Raw bear IMO would be a more valid thing to worry about the contraction of Trich. in your raw fed pet. (And yes we have even fed bear to our dogs, although same guidelines, (bear is fattier than many other wild game you may feed) Personally to put my mind at ease we freeze such meats for 20- 30 days prior to feeding. And have had no problems with it.


Anyways here is a little fact sheet regarding Trichinosis. Perhaps you could read it and get a better understanding.
http://www.cdc.gov/ncidod/dpd/parasites/trichinosis/factsht_trichinosis.htm

Special attention being payed to this paragraph.

Is trichinellosis common in the United States?

Infection was once very common and usually caused by ingestion of undercooked pork. However, infection is now relatively rare. During 1997-2001, an average of 12 cases per year were reported. The number of cases has decreased because of legislation prohibiting the feeding of raw-meat garbage to hogs, commercial and home freezing of pork, and the public awareness of the danger of eating raw or undercooked pork products. Cases are less commonly associated with pork products and more often associated with eating raw or undercooked wild game meats.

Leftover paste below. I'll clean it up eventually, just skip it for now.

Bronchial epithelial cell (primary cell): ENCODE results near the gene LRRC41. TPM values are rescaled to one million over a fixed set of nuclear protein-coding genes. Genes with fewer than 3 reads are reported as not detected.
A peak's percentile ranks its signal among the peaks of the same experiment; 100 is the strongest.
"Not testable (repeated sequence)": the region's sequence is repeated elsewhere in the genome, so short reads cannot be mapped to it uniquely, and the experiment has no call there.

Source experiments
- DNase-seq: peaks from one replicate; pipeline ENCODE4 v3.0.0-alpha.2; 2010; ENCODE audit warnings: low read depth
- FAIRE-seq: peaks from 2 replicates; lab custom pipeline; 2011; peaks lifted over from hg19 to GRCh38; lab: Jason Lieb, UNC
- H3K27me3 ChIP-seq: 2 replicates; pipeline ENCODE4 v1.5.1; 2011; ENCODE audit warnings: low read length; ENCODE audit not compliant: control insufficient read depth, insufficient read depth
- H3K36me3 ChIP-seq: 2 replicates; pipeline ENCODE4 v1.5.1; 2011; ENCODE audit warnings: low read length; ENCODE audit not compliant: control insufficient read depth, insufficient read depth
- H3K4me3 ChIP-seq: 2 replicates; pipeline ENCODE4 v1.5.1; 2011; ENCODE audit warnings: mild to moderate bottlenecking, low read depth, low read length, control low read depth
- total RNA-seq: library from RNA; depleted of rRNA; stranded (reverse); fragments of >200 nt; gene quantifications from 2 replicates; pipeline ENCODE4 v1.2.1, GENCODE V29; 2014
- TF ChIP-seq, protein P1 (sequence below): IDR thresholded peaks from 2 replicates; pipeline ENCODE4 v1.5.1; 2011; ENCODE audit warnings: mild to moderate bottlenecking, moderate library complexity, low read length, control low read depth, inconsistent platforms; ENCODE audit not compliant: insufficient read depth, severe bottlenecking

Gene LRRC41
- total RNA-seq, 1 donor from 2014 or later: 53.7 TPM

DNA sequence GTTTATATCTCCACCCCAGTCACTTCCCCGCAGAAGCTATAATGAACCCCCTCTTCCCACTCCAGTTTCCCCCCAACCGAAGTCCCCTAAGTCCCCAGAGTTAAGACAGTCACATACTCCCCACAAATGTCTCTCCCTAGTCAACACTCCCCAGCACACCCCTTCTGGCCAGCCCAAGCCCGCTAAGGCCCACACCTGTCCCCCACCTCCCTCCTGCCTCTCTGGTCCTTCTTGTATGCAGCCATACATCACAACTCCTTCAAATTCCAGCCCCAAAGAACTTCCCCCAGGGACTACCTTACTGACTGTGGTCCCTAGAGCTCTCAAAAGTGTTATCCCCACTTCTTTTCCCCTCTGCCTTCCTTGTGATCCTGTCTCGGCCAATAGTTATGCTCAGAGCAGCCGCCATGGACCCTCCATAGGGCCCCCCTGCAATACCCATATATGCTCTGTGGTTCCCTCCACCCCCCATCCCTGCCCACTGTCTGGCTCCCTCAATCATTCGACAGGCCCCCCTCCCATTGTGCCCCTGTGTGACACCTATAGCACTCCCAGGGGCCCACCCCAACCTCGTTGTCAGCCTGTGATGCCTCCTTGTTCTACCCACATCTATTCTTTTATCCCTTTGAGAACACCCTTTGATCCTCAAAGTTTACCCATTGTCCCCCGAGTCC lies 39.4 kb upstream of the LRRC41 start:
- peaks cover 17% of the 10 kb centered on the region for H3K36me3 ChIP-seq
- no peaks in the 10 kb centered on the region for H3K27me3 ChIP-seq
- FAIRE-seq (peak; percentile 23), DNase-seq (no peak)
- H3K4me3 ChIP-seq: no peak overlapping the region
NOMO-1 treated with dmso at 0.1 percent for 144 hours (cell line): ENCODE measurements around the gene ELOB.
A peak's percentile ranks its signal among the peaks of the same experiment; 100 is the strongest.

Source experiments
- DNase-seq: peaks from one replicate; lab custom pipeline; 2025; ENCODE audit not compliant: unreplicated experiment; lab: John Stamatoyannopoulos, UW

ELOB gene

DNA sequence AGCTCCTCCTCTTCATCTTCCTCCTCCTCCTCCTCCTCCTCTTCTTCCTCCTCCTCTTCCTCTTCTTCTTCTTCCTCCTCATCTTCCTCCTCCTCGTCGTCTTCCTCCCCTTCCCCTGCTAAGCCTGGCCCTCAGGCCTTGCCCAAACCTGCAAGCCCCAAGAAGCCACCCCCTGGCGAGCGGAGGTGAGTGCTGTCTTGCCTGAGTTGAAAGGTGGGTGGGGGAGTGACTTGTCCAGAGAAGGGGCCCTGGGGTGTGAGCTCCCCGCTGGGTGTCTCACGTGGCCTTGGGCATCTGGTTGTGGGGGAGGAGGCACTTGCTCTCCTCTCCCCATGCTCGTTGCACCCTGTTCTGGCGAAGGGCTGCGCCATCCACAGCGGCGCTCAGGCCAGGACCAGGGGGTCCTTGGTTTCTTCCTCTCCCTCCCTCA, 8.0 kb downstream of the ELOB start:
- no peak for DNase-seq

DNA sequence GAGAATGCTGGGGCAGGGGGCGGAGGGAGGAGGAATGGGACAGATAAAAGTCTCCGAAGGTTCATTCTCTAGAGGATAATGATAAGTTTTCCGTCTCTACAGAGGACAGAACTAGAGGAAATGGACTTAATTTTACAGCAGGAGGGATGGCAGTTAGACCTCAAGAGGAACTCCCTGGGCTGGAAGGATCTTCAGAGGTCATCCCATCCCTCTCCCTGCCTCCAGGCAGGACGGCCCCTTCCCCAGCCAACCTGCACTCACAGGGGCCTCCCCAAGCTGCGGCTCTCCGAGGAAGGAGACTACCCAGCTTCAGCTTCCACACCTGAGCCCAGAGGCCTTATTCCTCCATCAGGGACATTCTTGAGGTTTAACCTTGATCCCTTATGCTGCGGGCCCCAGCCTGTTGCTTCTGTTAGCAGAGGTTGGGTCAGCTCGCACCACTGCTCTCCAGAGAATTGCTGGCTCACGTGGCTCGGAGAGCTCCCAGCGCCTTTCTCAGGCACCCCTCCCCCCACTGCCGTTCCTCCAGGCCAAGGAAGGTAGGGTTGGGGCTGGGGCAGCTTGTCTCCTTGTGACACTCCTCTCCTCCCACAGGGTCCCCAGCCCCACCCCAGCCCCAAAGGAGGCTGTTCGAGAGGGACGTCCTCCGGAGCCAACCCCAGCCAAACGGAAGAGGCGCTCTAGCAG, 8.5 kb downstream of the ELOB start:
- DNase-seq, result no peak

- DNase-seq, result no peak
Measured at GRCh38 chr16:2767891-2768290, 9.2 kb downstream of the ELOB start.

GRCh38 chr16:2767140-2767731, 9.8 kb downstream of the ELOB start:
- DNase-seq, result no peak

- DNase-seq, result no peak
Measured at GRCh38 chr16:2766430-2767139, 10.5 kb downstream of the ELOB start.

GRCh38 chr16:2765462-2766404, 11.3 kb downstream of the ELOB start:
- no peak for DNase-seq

x.l.r.8
January 2nd, 2008, 11:01 PM
Thanks Erykah, believe me, I have all the fact sheets and it's still not convicting for a statement that reads "YOU DO NOT FEED RAW PORK, PERIOD" I would think that as anyone can read the information so generously displayed here, it would be sensible if someone who could come out with such a statement would at least back this up. Guess I'm DOING WRONG, PERIOD :laughing::laughing:

erykah1310
January 3rd, 2008, 06:45 PM
Either way, i'll continue to feed it occasionally, I'm not that worried about it.:thumbs up

MerlinsHope
January 26th, 2008, 04:10 PM
okey dokey....no raw porc...:shrug:

I'm sorry, but that is absolutely, positively NOT TRUE, by any stretch of the word.

Years ago, pig farmers even under the FDA rulings were allowed to feed their stock with leftovers, garbage, spoils and anything else they saw fit.

Trichinosis, also called trichinellosis, or trichiniasis can also be had from eating wild meats such as deer, beaver, bear, etc. Since a change in the feed laws, farmers are now very regulated, just like cattle farmers, and they must feed their stock with governement approved feed under every circumstance.

From 1991 to 1996, an annual average of 12 cases per year were reported in the United States. And this was from "private. none farmer" people, (for lack of a better word), eating their own stock that they fed garbage to. The number of cases has decreased because of legislation prohibiting the feeding of raw meat garbage to hogs, increased commercial and home freezing of pork, and the public awareness of the danger of eating raw or undercooked pork products. Today, one of the primary causes of trichinosis in America is the consumption of raw or undercooked wild game meats.

As with wild meats, and please remember this, if you are not sure about the parasitic contamination of pork, or any wild meats, simply freeze it for 10 days or buy frozen instead of fresh. Freezing will easily kill off any unwanted parasites.

Pork is an excellent meat for your dog. Unless your dog is allergic to it, there is no reason to avoid it.